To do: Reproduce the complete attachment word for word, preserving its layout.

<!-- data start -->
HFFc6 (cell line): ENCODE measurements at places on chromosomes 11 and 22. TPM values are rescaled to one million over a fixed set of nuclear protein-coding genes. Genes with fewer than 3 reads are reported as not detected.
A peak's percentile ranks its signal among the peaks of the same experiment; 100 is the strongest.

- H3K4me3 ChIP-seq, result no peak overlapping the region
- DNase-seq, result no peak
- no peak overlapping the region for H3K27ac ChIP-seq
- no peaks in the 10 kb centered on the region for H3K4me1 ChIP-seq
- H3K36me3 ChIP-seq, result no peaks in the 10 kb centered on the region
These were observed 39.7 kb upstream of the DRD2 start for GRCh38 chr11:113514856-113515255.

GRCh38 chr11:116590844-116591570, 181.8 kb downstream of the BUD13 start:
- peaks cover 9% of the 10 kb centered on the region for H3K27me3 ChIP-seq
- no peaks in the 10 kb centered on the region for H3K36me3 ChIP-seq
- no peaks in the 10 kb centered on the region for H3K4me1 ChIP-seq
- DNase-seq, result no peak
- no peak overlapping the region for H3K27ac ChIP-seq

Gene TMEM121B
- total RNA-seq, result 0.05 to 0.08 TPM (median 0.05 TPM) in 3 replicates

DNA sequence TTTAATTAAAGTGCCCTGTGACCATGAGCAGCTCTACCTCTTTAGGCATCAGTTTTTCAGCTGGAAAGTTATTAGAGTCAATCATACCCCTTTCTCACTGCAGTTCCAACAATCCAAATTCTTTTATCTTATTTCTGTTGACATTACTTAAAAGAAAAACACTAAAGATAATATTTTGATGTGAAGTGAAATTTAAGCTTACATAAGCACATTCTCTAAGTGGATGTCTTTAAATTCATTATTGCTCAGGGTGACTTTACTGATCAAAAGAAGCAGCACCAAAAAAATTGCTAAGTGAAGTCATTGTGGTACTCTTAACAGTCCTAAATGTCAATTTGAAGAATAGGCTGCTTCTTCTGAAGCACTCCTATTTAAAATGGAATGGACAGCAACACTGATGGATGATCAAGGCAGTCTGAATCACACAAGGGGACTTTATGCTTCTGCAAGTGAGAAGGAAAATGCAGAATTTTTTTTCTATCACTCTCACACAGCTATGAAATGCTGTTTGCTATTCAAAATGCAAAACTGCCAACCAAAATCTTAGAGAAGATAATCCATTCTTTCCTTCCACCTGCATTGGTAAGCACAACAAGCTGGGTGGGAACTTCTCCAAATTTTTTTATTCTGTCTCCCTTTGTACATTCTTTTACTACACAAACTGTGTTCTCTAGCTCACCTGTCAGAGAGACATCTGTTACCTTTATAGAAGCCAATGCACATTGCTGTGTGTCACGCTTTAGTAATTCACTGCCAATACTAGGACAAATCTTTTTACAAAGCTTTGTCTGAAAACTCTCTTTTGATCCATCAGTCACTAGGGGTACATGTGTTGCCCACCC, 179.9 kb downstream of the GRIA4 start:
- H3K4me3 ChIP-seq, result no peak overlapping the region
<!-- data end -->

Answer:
HFFc6 (cell line): ENCODE measurements at places on chromosomes 11 and 22. TPM values are rescaled to one million over a fixed set of nuclear protein-coding genes. Genes with fewer than 3 reads are reported as not detected.
A peak's percentile ranks its signal among the peaks of the same experiment; 100 is the strongest.

- H3K4me3 ChIP-seq, result no peak overlapping the region
- DNase-seq, result no peak
- no peak overlapping the region for H3K27ac ChIP-seq
- no peaks in the 10 kb centered on the region for H3K4me1 ChIP-seq
- H3K36me3 ChIP-seq, result no peaks in the 10 kb centered on the region
These were observed 39.7 kb upstream of the DRD2 start for GRCh38 chr11:113514856-113515255.

GRCh38 chr11:116590844-116591570, 181.8 kb downstream of the BUD13 start:
- peaks cover 9% of the 10 kb centered on the region for H3K27me3 ChIP-seq
- no peaks in the 10 kb centered on the region for H3K36me3 ChIP-seq
- no peaks in the 10 kb centered on the region for H3K4me1 ChIP-seq
- DNase-seq, result no peak
- no peak overlapping the region for H3K27ac ChIP-seq

Gene TMEM121B
- total RNA-seq, result 0.05 to 0.08 TPM (median 0.05 TPM) in 3 replicates

DNA sequence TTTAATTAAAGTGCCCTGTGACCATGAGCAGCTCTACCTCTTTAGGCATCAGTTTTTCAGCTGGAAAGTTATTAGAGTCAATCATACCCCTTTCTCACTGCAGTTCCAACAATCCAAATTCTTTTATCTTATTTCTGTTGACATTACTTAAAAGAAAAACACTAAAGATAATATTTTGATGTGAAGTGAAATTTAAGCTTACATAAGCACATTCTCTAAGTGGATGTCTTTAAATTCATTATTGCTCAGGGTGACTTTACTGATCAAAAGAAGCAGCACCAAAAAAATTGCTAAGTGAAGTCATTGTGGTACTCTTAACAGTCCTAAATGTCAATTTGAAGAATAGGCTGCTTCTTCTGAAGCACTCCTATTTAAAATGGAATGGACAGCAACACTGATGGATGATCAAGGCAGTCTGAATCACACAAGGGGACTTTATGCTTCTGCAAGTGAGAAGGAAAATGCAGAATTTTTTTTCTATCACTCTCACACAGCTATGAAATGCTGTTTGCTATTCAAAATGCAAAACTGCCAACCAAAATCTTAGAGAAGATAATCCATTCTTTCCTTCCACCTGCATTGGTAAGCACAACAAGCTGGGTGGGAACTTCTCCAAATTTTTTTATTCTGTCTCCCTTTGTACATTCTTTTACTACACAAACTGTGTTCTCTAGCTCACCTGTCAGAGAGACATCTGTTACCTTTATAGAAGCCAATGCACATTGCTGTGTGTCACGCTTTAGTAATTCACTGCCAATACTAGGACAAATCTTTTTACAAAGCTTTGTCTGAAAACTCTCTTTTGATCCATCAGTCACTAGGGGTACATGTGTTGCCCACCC, 179.9 kb downstream of the GRIA4 start:
- H3K4me3 ChIP-seq, result no peak overlapping the region